I’ve been trying to figure out a role for Bruceb News in 2022. My life has changed – I’m working with Jim Rowson on our latest best-selling novel SMelL and I’m not doing much IT work any more, as planned. But I still devour tech news hungrily, scanning hundreds of articles a day to keep up on the tech industry. It’s a habit, an obsession, a rather odd idea of fun.

But I don’t have much to write about. That’s what I’ve been trying to figure out.

My thoughts keep circling back to an insight from Douglas Adams more than twenty years ago, still relevant today.

1) Everything that’s already in the world when you’re born is just normal.

2) Anything that gets invented between then and before you turn thirty is incredibly exciting and creative and with any luck you can make a career out of it.

3) Anything that gets invented after you’re thirty is against the natural order of things and the beginning of the end of civilisation as we know it until it’s been around for about ten years when it gradually turns out to be all right really.

— Douglas Adams, How To Stop Worrying And Learn To Love The Internet (1999)

I got my first personal computer when I was 25. It was incredibly exciting and I made a career out of it.

The Internet arrived around the time I turned forty. I happened to embrace it but many, many people reacted as if it was the end of civilization. The loudest voices, of course, were the groups who expected to be harmed by free-flowing information – the publishing industry, the movie and recording industries, and the like.

For a while it made sense to treat the Internet as “technology.” Not any more. Now it’s just a thing we use to get work done.

Smartphones have been around for nearly fifteen years. Even for us grey-haired types, they have gradually turned out to be all right, really.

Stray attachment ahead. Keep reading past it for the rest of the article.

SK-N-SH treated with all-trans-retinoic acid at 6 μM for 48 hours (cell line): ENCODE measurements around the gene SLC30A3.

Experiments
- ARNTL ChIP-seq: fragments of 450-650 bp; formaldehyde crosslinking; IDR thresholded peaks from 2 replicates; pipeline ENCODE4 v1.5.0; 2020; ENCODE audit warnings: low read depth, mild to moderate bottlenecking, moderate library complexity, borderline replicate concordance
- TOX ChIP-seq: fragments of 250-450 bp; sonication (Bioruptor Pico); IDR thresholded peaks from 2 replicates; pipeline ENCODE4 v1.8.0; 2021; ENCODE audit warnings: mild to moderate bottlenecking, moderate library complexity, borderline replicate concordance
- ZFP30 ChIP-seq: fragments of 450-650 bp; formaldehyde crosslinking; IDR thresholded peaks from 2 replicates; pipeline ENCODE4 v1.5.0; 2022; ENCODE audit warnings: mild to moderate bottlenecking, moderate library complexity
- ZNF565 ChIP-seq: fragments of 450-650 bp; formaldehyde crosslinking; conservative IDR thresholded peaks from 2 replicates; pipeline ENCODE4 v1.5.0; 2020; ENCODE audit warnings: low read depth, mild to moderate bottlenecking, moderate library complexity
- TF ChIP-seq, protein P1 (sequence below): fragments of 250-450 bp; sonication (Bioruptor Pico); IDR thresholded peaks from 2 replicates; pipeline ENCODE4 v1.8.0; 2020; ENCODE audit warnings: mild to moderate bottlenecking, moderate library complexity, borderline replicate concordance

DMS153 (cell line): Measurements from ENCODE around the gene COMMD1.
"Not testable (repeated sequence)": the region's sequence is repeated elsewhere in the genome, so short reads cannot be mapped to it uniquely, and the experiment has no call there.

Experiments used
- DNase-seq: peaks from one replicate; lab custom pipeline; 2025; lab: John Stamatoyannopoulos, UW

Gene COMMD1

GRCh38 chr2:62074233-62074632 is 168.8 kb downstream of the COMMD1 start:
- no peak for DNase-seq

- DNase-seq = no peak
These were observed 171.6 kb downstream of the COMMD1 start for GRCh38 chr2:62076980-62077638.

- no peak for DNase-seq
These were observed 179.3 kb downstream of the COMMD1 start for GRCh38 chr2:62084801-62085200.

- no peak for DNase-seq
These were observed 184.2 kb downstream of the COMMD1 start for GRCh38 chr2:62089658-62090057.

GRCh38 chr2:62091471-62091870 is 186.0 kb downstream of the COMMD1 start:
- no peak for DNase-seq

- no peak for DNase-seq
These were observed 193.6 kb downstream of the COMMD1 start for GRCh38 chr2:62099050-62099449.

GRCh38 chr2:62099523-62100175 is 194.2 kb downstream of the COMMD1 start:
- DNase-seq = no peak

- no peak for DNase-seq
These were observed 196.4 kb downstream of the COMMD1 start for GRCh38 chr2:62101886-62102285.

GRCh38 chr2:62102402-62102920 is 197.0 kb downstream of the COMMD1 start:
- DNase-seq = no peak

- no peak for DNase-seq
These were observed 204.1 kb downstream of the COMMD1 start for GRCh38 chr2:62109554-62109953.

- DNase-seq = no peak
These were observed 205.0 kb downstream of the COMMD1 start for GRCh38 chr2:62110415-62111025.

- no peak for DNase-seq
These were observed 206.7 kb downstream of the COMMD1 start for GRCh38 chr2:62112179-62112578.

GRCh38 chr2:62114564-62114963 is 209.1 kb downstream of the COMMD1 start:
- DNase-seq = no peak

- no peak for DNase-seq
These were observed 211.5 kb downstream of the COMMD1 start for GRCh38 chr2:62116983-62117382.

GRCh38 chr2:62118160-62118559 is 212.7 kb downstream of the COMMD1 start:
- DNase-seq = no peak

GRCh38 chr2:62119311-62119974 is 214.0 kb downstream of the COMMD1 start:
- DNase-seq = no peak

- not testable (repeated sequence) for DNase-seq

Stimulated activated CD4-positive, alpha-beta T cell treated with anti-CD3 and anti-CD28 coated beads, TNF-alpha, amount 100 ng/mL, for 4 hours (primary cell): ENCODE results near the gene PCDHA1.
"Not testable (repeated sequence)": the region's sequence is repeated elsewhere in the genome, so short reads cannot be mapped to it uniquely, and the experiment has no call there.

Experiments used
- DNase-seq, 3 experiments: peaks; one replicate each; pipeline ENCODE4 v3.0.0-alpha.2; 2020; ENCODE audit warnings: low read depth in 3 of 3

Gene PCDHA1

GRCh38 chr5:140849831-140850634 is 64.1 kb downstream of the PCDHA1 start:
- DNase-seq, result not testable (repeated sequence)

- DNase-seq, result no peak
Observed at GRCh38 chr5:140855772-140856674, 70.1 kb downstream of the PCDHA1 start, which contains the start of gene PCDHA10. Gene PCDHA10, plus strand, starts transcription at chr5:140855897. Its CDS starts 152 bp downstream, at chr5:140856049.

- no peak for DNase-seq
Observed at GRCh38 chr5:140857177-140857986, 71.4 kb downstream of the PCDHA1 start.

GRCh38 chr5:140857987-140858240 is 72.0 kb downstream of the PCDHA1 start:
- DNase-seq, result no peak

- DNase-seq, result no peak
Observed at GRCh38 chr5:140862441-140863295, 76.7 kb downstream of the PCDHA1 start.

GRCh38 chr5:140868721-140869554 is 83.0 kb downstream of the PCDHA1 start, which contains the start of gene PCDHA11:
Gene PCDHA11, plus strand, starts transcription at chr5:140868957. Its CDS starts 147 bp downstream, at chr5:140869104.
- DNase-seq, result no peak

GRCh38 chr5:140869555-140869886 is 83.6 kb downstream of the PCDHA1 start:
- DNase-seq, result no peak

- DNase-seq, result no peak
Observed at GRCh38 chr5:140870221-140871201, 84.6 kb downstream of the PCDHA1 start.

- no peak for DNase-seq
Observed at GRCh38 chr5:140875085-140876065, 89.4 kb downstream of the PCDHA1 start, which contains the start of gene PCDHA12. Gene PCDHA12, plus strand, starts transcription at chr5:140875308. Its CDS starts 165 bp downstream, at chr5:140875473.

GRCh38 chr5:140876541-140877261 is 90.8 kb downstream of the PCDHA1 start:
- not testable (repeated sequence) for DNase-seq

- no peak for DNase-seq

Nothing is technology. Everything is technology.

Fifty years ago we didn’t really know how desktop telephones or drills or refrigerators worked but we didn’t lump them together as “technology.” They were just stuff we used that needed special skills to fix when they broke.

Today we have little pocket devices – “phones” – and larger ones called “computers.” They’re overly complicated and sometimes don’t work smoothly but they’re just tools. When they don’t work correctly, you try to fix them yourself, and you’re frequently successful because YouTube and Google are good at finding answers to that sort of thing. When that doesn’t work, you call an IT person, the modern equivalent of the Maytag repairman, a reference that will only make sense to people as old as I am.

The network that connects everything, the Internet, is still in its infancy, so it has LOTS of difficult bits. A huge number of people are making careers out of figuring out new things that can be done with instantaneous worldwide communication and the ability to manipulate data on a really large scale.

But as consumers, we don’t see the technology part of those projects. We open an app on our phone and it does something helpful and we don’t have to understand the incredibly hard things it is doing behind the scenes.

I spent years writing tips about technology – a cool way to use a program that you might not have discovered, what to expect from Microsoft, how to fix a common problem. I might still do that occasionally. But that worked better when computers were new and we were all learning about them together. Those days are behind us. Now we’re using tools to get our work done and most of you are not terribly interested in the fiddly bits under the hood.

“Under the hood” is also a dated expression.